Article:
Fool’s gold exists because there is real gold. –RumiMysticism can be defined as the belief, based on the testimony of mystics, that God, Truth, or Ultimate Reality can be directly known through a profound unitive realization. Mysticism also includes teachings and practices designed to help followers of the mystic path attain such a realization, and to integrate and manifest that truth ever more perfectly in themselves and the world. Mystics are found in all cultures and times, and are the original source and lifeblood of the world’s major religious traditions, as well as countless indigenous spiritual traditions. There are also mystics outside the religious and spiritual traditions who are poets, philosophers, musicians or simply ordinary people. Among all these mystics, there are genuine mystics as well as quasi-mystics and pseudo-mystics. And each has a particular brand of mystical teaching. With so many teachings and teachers in our multi-cultural modern world of religious pluralism and spiritual marketing, how is the earnest spiritual seeker to find the way? How can you discriminate healthy spiritual food from poison, and separate mere candy from true nourishment? What is healthy food that will sustain your soul and help it grow? What, in other words, is true and genuine mysticism? And how do you know a genuine mystic?
The only genuine answer I can give to this question is to simply share with you what, for me, are the signs of wholesome spiritual nourishment, and genuine sources for that nourishment. What follows, then, is my personal testimony, which you are invited to taste for yourself and see if it rings true to you. If not, then I have no wish to force feed you my personal answers to this question, or to coerce or convince you with an appeal to scripture or tradition as any kind of authority. Although I do cite passages below from some mystics who lived within various spiritual traditions, I quote them not as authorities that you ought to blindly believe and trust, but simply because their words are beautiful and true for me, and so are part of my own testimony, and my own sense of the truth. May this essay help bring more love, peace and understanding into the world.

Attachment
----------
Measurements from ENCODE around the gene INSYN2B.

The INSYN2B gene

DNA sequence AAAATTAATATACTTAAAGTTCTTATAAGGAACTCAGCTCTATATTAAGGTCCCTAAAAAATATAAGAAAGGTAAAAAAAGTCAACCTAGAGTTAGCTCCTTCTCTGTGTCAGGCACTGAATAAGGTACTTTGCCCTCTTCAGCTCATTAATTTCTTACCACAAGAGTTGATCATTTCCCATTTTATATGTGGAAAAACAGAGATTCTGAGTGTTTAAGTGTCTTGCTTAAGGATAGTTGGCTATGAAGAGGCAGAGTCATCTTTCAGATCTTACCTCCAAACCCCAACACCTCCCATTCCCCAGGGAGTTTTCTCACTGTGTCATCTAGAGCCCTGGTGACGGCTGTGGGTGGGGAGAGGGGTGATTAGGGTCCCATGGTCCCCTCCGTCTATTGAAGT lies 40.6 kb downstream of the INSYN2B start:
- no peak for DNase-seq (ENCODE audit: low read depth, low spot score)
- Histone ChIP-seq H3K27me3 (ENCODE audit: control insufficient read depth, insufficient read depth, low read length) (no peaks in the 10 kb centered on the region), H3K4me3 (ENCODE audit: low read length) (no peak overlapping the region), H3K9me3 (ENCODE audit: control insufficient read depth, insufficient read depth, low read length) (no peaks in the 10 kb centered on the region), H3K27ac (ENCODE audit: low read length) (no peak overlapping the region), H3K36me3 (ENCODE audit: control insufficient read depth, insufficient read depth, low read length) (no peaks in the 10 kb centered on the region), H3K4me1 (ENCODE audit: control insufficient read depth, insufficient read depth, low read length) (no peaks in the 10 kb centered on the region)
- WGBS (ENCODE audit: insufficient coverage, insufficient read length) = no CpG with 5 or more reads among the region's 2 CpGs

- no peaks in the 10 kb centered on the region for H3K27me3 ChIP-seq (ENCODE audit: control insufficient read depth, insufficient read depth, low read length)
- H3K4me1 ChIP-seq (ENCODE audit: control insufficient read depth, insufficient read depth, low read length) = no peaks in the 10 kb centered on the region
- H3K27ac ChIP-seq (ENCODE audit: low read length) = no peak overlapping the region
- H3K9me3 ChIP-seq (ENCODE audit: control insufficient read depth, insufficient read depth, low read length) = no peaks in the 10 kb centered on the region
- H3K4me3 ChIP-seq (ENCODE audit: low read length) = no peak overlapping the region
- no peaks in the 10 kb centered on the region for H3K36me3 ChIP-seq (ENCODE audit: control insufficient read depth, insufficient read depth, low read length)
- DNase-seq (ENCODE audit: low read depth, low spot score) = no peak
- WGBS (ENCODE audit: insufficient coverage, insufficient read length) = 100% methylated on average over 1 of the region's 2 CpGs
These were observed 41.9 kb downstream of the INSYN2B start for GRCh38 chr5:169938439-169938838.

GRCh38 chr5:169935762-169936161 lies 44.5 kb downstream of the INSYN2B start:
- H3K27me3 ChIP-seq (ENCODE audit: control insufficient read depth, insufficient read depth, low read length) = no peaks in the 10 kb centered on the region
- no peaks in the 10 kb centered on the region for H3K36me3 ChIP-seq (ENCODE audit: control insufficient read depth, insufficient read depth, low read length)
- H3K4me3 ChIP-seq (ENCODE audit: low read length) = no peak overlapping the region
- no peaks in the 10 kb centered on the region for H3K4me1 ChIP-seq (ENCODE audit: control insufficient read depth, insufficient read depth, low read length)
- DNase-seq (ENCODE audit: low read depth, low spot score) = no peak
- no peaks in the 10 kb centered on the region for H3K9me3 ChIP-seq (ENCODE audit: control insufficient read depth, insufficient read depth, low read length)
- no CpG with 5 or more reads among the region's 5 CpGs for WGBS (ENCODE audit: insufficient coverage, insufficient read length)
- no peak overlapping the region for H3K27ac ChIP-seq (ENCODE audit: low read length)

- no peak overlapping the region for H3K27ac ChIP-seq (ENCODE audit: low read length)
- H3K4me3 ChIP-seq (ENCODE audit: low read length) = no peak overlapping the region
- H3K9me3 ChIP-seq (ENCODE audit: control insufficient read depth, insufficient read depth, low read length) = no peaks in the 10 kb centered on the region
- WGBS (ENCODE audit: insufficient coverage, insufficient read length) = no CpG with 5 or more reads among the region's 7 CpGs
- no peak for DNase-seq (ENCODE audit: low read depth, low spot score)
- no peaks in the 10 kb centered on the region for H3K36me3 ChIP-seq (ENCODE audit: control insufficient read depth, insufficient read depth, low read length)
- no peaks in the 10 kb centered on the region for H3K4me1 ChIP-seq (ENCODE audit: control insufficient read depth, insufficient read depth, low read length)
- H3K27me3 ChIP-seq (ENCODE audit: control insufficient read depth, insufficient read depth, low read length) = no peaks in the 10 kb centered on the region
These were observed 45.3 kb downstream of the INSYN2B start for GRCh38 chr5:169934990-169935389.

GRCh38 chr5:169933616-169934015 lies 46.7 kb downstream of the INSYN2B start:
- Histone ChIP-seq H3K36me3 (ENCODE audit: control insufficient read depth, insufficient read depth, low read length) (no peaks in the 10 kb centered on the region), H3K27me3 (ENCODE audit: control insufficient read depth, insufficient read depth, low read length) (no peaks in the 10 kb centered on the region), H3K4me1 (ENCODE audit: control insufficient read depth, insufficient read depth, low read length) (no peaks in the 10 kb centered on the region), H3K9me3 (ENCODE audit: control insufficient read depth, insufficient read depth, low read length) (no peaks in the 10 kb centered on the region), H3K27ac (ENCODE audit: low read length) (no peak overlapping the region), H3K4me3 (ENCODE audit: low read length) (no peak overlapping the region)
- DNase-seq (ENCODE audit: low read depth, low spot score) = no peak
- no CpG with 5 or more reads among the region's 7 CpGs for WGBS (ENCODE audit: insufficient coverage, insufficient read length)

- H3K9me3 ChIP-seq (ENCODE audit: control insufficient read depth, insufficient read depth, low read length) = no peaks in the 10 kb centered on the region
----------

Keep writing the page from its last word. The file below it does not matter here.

The mystical injunction to know yourself and look to yourself as your own ultimate authority, however, does not mean that teachers and teachings have no value in the mystical path. The point is that they only show the way, as the Buddha says. If you invest a particular teaching or teacher with ultimate truth, you will be implicitly separating yourself from the truth, and you will fail to realize the truth of your own nature. In the end, however, when you realize that the teachings and teachers—and indeed the entire world—is not separate from you, then you will see that your entire life is the truth of your own deepest being revealing itself to itself. Thus, to see truth in nothing reveals the truth in everything.